Objectives: This study aimed to help public investment decision makers see the greatest return on their built environment investments by developing an analysis framework for identifying the most promising improvement strategies and assessing the attainable return on investment.
Methods: The 2001 National Household Travel Survey sample (N=4974) from Dane County, Wisconsin, was used to develop a Spatial Seemingly Unrelated Regression model of daily vehicle miles traveled and miles walked or biked. The empirical model was used to analyze the travel impacts of hypothetical built environment changes. These travel impacts were translated into health impacts and monetary values using cost-benefit analysis.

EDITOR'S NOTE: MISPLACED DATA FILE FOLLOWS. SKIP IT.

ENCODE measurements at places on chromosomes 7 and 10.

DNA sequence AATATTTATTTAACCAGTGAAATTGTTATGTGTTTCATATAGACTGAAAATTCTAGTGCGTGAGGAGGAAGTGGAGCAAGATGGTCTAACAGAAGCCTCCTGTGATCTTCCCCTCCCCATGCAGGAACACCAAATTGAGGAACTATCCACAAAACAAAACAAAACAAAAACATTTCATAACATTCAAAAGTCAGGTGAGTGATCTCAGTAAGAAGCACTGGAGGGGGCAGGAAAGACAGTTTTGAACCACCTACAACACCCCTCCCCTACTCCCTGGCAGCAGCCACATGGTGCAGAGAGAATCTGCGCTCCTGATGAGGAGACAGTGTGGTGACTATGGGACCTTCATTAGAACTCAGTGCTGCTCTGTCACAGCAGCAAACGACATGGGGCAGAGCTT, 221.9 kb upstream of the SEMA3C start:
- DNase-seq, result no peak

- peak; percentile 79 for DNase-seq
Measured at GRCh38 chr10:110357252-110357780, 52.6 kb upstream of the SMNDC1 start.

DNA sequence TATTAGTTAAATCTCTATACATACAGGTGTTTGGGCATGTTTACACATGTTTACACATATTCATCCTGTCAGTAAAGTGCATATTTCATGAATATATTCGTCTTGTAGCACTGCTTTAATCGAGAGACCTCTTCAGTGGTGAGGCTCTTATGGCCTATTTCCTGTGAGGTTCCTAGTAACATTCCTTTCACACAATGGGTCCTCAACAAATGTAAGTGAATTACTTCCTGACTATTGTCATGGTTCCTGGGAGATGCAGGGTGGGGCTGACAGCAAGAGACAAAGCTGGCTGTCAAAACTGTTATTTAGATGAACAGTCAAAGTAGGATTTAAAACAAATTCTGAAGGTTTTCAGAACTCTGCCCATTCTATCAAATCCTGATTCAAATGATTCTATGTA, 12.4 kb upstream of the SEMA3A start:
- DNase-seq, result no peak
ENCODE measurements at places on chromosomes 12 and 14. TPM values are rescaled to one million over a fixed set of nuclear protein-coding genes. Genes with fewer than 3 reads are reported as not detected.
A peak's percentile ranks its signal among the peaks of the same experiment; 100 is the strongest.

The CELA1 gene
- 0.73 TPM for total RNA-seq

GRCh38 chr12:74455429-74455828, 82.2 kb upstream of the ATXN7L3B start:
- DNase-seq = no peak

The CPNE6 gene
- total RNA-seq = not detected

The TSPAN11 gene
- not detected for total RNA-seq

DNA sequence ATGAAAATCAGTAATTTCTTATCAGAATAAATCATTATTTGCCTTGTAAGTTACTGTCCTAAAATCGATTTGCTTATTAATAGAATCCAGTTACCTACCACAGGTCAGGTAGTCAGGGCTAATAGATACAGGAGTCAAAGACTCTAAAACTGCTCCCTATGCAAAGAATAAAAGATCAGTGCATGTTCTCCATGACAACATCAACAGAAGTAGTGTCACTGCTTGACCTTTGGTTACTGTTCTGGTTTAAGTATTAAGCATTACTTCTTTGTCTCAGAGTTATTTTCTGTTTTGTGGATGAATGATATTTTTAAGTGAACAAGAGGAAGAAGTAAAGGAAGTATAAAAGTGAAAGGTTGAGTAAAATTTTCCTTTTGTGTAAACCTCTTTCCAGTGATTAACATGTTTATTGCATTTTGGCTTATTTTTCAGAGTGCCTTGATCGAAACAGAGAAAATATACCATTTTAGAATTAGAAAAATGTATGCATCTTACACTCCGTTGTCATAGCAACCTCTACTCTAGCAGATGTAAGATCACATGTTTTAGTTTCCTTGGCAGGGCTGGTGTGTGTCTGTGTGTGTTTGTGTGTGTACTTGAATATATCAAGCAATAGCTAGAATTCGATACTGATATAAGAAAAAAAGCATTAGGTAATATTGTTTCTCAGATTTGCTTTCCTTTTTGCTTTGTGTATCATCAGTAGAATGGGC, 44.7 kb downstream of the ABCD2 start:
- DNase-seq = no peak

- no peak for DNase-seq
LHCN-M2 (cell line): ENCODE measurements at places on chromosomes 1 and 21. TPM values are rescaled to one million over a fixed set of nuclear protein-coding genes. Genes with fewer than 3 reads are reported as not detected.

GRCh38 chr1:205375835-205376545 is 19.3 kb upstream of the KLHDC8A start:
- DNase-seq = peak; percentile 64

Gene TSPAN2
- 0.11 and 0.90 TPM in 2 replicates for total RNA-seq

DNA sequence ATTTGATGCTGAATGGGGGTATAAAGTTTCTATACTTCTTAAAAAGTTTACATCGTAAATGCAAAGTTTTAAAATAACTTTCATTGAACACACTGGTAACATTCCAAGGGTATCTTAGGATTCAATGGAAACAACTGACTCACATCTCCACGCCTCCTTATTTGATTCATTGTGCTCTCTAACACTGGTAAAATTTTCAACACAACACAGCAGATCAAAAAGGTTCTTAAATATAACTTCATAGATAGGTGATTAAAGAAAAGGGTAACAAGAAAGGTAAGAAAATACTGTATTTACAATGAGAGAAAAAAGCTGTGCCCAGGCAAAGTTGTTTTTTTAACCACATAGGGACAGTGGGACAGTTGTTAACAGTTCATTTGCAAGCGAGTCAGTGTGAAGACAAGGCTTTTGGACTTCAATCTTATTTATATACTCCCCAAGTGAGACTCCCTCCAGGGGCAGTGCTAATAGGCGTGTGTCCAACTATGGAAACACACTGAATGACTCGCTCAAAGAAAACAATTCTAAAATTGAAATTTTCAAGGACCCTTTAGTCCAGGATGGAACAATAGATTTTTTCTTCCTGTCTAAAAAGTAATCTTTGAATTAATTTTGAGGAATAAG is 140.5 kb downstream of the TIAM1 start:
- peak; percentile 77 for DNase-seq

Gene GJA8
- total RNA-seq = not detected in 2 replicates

Results: Two win-win built environment strategies were found: increased regional retail accessibility and increased prevalence of sidewalks. Based on the present analyses, an investment of $450 million to make sidewalks available to all Dane County residents was estimated to yield a cost-benefit ratio of 1.87 over a 10-year life cycle.
Conclusion: Certain built environment measures could be predicted to be effective strategies for exerting a positive influence on people's travel behavior and the health of the community. Quantifiable public health benefits gained by better air quality and increased physical activity were shown to outweigh the cost of implementing the built environment measure of adding sidewalks to all roads.